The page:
Skip to content

Addressing McGill’s policy gaps

PGSS members deserve access to a better equity complaint process

  • by

Recent events at the Post-Graduate Students’ Society (PGSS) have drawn attention to concerns regarding collective harassment, structural oppression, and numerous grievances between society members. We would like to highlight the policy gaps at McGill University that have contributed to the dysfunctional climate that has denied members of the McGill community the ability to resolve these issues fairly within the PGSS.

From our point of view, we are concerned by: 1) the PGSS Board of Directors’ actions following the controversial husting (electoral debate) on February 20; namely, using the PGSS website and listserv to distribute biased evidence, including secretly recorded, partial audio, and an incomplete transcript that published the names of PGSS members without consent; 2) the subsequent use of this “evidence” in motivating the censure motion against the PGSS Equity Commissioner during PGSS Council on April 10; and 3) the public release this week of the PGSS Board’s report to the May 1 Council meeting that recommended the removal of the Equity Commissioner and refuted all grievances (including complaints of sexual harassment) brought forward to the Board on April 3. These actions are indicative of the need for a more equitable student union.

Over two months of consultation by the PGSS Equity Committee, which included the Associate Provost (Policies, Procedures & Equity), has revealed that McGill’s policies on harassment do not apply to student societies at McGill, even in the absence of internal policies or procedures. This oversight leaves PGSS members with no recourse within McGill University for events occurring within PGSS that could fall under McGill’s Policy on Harassment, Sexual Harassment and Discrimination Prohibited by Law. Additionally, McGill’s Dean of Students has acknowledged that the Code of Student Conduct cannot address collective violations and so McGill community members who have experienced collective harassment and/or oppression can only bring individual claims. Thus collective abuse in any lab, office, department, or student union can only be addressed through individual complaints, unfairly burdening the victim.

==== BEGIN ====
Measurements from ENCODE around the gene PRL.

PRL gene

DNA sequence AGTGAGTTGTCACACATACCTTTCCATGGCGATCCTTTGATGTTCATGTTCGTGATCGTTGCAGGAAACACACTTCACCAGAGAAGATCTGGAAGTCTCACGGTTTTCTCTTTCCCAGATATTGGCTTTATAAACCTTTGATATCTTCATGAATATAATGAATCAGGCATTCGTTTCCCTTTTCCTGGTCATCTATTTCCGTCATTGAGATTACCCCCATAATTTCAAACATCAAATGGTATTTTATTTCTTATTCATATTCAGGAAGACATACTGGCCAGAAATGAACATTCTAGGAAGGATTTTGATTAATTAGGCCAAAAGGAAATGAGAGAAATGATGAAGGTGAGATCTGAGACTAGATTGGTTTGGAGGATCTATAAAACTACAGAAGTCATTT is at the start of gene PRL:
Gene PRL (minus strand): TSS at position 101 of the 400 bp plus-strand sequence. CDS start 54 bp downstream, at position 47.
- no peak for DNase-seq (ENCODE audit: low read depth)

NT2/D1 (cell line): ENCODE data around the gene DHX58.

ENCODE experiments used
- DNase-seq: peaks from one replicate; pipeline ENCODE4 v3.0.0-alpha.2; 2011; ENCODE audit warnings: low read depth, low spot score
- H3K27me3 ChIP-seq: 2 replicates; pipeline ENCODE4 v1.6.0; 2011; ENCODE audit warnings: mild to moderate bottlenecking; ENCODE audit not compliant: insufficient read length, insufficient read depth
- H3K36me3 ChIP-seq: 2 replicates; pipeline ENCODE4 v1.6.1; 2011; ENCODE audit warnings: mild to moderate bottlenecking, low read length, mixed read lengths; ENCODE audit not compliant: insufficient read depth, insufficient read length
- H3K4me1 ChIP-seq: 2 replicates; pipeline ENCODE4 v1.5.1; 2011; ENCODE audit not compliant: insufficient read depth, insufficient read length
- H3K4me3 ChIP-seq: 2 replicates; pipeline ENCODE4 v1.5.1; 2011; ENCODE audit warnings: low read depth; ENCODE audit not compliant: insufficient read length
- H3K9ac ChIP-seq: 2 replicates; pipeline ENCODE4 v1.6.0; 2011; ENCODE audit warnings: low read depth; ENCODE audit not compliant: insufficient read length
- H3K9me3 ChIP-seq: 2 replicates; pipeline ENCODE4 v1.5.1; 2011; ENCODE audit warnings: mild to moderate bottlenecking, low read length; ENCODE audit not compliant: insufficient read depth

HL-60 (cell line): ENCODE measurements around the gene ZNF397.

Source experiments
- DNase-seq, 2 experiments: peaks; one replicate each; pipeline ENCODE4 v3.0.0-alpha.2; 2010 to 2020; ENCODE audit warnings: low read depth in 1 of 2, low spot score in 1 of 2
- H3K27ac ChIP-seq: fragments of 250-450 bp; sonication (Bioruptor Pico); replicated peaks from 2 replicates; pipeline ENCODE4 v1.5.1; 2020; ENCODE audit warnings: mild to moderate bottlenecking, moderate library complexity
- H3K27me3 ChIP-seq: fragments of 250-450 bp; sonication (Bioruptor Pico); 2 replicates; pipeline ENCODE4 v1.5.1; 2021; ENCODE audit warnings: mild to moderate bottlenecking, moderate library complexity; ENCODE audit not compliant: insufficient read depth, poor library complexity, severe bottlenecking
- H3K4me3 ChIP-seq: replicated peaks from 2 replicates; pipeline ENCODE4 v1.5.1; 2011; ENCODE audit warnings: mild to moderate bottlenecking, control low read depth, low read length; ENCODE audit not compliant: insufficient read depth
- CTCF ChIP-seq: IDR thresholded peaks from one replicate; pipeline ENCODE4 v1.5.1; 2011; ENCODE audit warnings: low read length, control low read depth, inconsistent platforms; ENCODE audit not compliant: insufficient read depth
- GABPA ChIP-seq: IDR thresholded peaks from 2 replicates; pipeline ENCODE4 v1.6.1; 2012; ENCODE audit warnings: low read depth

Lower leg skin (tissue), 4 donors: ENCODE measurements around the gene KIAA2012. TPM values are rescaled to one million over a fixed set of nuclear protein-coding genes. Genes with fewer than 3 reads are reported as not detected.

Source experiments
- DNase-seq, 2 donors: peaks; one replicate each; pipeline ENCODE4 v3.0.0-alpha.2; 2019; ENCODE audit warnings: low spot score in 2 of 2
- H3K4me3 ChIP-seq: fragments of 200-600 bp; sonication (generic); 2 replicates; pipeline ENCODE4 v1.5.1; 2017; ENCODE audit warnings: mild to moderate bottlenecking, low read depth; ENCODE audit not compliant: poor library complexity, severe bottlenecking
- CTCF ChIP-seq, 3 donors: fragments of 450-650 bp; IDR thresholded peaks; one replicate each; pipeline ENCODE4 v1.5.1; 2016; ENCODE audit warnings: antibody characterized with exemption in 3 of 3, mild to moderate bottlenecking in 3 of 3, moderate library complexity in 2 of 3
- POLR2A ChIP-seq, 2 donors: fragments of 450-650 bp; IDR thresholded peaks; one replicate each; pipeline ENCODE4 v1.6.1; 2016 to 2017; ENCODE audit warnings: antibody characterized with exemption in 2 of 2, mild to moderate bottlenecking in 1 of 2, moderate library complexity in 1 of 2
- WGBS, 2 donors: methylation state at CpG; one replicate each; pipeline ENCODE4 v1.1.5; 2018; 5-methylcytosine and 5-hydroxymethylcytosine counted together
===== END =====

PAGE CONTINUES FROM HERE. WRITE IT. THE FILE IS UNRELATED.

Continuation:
Specifically at PGSS, the lack of policies and procedures to resolve internal grievances and complaints led to informal consultations by PGSS members since February with a McGill assessor of complaints related to Harassment, Sexual Harassment and Discrimination Prohibited by Law and the Ombudsperson of McGill University. Afterward, grievances against several PGSS Executives were brought on April 3 by the External Affairs Officer and the Equity Commissioner, with support from other PGSS members, to the attention of the Board (as reported by The Daily on April 4). Since this time, the Board has, in the absence of policies and procedures within PGSS, overextended the use of Robert’s Rules to investigate these grievances. Robert’s Rules pertains to elections, voting, decorum in meetings, and the legal rights of assemblies, officers, and members; while the rule book does cover disciplinary procedures it does not offer any specific recommendations for investigating harassment.